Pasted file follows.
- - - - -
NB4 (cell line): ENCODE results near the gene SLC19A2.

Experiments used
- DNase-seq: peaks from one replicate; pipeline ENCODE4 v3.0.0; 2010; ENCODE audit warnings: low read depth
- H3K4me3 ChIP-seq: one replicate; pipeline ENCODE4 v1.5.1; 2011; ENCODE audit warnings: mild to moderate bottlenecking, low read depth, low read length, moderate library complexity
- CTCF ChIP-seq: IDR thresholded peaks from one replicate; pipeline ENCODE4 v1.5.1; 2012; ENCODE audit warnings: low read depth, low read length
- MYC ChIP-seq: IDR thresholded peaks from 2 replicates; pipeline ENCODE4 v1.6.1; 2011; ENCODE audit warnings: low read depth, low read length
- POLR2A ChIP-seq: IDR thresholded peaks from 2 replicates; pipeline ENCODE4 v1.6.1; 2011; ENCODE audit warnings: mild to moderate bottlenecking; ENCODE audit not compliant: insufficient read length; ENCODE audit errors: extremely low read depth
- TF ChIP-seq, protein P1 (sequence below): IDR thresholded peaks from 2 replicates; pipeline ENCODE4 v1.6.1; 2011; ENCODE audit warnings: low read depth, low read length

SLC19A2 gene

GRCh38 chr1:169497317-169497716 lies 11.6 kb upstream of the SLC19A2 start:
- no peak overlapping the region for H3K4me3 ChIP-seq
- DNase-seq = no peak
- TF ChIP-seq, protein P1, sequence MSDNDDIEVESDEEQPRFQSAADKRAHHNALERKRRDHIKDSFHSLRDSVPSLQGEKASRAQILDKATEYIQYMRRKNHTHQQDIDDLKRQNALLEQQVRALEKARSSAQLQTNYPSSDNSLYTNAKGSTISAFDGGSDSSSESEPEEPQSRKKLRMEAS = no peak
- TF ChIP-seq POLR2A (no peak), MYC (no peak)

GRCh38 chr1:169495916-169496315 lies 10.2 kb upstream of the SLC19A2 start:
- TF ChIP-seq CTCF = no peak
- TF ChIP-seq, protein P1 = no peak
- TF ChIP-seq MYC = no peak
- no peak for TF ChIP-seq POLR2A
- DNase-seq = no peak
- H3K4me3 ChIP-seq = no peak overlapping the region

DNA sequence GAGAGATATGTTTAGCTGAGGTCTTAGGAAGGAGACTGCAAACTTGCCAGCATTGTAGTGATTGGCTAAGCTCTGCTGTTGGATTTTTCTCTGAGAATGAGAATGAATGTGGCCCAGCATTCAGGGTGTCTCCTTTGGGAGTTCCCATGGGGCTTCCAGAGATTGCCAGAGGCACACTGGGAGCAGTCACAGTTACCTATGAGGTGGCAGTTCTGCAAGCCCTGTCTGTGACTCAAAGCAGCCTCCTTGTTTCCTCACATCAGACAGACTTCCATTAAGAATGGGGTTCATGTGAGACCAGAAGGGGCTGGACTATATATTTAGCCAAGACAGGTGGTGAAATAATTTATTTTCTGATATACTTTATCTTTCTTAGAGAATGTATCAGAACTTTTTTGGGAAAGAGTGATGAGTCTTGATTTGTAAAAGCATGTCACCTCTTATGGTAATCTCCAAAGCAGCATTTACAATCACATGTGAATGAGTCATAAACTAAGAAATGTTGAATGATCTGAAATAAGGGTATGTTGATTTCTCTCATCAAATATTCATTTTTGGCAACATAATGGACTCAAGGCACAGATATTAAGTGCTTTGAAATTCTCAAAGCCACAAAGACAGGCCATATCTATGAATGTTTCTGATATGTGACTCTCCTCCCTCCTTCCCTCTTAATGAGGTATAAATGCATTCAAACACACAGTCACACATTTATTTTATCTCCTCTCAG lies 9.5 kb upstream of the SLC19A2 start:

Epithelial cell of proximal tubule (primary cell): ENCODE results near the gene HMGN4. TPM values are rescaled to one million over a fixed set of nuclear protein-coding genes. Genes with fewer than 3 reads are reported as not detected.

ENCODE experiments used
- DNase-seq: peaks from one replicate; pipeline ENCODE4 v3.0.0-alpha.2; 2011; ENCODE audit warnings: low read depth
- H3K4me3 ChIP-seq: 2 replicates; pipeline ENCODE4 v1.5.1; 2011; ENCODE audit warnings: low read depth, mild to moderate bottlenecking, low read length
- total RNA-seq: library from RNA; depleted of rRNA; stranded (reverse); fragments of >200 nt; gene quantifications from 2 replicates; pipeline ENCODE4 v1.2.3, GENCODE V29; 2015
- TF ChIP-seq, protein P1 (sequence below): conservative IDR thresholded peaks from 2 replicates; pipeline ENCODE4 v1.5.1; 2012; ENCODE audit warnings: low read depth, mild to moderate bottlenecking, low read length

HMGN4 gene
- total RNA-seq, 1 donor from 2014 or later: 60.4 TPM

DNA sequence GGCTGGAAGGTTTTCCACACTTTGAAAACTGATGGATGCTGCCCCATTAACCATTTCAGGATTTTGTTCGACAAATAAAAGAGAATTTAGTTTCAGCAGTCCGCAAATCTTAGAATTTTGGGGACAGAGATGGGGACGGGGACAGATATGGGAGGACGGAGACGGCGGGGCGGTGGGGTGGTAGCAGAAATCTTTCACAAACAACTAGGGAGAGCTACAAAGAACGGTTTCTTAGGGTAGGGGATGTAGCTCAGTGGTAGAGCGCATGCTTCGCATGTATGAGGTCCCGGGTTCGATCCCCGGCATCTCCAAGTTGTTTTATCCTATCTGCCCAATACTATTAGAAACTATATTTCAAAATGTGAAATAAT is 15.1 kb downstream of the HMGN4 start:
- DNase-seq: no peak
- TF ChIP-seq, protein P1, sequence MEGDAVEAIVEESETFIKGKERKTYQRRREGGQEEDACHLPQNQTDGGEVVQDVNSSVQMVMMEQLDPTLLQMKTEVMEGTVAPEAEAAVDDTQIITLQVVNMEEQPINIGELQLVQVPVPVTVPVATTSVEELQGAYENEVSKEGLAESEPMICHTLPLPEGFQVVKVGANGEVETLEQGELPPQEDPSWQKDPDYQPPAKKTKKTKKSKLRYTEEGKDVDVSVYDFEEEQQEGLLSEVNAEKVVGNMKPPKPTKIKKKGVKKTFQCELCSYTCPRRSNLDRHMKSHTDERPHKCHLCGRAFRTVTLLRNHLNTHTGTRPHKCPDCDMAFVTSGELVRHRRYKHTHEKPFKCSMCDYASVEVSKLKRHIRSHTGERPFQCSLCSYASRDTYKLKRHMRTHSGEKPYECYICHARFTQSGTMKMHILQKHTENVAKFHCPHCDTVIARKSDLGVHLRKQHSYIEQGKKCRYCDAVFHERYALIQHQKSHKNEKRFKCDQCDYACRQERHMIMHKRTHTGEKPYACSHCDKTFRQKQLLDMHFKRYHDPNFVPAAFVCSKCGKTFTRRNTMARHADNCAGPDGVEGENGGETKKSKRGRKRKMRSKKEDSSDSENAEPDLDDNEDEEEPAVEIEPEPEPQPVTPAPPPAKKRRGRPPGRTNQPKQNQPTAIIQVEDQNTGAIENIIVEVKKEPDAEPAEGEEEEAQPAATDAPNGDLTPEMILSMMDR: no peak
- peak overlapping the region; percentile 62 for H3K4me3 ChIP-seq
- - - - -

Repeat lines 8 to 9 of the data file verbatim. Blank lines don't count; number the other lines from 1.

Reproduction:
- TF ChIP-seq, protein P1 (sequence below): IDR thresholded peaks from 2 replicates; pipeline ENCODE4 v1.6.1; 2011; ENCODE audit warnings: low read depth, low read length

SLC19A2 gene